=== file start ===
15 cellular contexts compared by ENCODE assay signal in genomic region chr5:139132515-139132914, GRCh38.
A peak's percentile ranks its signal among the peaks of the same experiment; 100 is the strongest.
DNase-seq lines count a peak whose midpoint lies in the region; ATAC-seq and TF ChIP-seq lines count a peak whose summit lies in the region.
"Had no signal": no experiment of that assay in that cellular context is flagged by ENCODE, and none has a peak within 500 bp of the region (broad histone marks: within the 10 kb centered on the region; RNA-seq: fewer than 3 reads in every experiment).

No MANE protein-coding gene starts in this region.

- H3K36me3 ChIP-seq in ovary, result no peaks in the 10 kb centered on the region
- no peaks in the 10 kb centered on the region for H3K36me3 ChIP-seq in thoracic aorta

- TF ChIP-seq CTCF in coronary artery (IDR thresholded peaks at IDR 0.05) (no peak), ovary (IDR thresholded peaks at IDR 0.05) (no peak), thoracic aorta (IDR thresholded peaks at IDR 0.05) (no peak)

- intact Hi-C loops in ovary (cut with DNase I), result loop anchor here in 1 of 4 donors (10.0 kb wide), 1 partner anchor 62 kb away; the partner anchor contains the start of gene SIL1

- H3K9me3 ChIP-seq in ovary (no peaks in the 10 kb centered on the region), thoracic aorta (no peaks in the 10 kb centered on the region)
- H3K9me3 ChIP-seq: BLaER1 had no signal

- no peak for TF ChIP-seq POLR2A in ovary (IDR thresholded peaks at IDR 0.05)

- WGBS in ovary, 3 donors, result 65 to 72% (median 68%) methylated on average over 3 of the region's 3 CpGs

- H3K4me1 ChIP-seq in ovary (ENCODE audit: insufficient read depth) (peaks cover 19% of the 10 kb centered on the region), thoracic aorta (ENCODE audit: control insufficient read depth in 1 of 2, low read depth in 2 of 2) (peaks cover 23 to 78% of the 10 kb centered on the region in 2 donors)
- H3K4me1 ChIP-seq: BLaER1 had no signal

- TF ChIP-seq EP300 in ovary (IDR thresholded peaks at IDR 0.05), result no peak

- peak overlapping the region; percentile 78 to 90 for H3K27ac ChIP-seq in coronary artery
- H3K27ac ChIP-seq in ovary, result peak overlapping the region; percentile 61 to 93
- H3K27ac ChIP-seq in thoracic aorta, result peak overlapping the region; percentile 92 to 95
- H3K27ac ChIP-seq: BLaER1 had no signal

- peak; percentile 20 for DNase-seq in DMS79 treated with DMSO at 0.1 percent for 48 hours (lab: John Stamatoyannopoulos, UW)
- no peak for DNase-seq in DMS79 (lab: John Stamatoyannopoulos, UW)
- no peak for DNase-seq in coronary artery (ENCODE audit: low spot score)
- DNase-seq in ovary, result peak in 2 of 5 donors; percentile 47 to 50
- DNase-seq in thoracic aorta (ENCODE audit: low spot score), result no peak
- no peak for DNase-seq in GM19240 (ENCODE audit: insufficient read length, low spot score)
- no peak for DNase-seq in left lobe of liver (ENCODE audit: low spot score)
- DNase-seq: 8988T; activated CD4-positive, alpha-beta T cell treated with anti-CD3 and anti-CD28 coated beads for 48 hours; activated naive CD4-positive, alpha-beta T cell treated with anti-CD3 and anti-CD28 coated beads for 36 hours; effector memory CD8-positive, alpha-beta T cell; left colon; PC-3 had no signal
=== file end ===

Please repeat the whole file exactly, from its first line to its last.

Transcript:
15 cellular contexts compared by ENCODE assay signal in genomic region chr5:139132515-139132914, GRCh38.
A peak's percentile ranks its signal among the peaks of the same experiment; 100 is the strongest.
DNase-seq lines count a peak whose midpoint lies in the region; ATAC-seq and TF ChIP-seq lines count a peak whose summit lies in the region.
"Had no signal": no experiment of that assay in that cellular context is flagged by ENCODE, and none has a peak within 500 bp of the region (broad histone marks: within the 10 kb centered on the region; RNA-seq: fewer than 3 reads in every experiment).

No MANE protein-coding gene starts in this region.

- H3K36me3 ChIP-seq in ovary, result no peaks in the 10 kb centered on the region
- no peaks in the 10 kb centered on the region for H3K36me3 ChIP-seq in thoracic aorta

- TF ChIP-seq CTCF in coronary artery (IDR thresholded peaks at IDR 0.05) (no peak), ovary (IDR thresholded peaks at IDR 0.05) (no peak), thoracic aorta (IDR thresholded peaks at IDR 0.05) (no peak)

- intact Hi-C loops in ovary (cut with DNase I), result loop anchor here in 1 of 4 donors (10.0 kb wide), 1 partner anchor 62 kb away; the partner anchor contains the start of gene SIL1

- H3K9me3 ChIP-seq in ovary (no peaks in the 10 kb centered on the region), thoracic aorta (no peaks in the 10 kb centered on the region)
- H3K9me3 ChIP-seq: BLaER1 had no signal

- no peak for TF ChIP-seq POLR2A in ovary (IDR thresholded peaks at IDR 0.05)

- WGBS in ovary, 3 donors, result 65 to 72% (median 68%) methylated on average over 3 of the region's 3 CpGs

- H3K4me1 ChIP-seq in ovary (ENCODE audit: insufficient read depth) (peaks cover 19% of the 10 kb centered on the region), thoracic aorta (ENCODE audit: control insufficient read depth in 1 of 2, low read depth in 2 of 2) (peaks cover 23 to 78% of the 10 kb centered on the region in 2 donors)
- H3K4me1 ChIP-seq: BLaER1 had no signal

- TF ChIP-seq EP300 in ovary (IDR thresholded peaks at IDR 0.05), result no peak

- peak overlapping the region; percentile 78 to 90 for H3K27ac ChIP-seq in coronary artery
- H3K27ac ChIP-seq in ovary, result peak overlapping the region; percentile 61 to 93
- H3K27ac ChIP-seq in thoracic aorta, result peak overlapping the region; percentile 92 to 95
- H3K27ac ChIP-seq: BLaER1 had no signal

- peak; percentile 20 for DNase-seq in DMS79 treated with DMSO at 0.1 percent for 48 hours (lab: John Stamatoyannopoulos, UW)
- no peak for DNase-seq in DMS79 (lab: John Stamatoyannopoulos, UW)
- no peak for DNase-seq in coronary artery (ENCODE audit: low spot score)
- DNase-seq in ovary, result peak in 2 of 5 donors; percentile 47 to 50
- DNase-seq in thoracic aorta (ENCODE audit: low spot score), result no peak
- no peak for DNase-seq in GM19240 (ENCODE audit: insufficient read length, low spot score)
- no peak for DNase-seq in left lobe of liver (ENCODE audit: low spot score)
- DNase-seq: 8988T; activated CD4-positive, alpha-beta T cell treated with anti-CD3 and anti-CD28 coated beads for 48 hours; activated naive CD4-positive, alpha-beta T cell treated with anti-CD3 and anti-CD28 coated beads for 36 hours; effector memory CD8-positive, alpha-beta T cell; left colon; PC-3 had no signal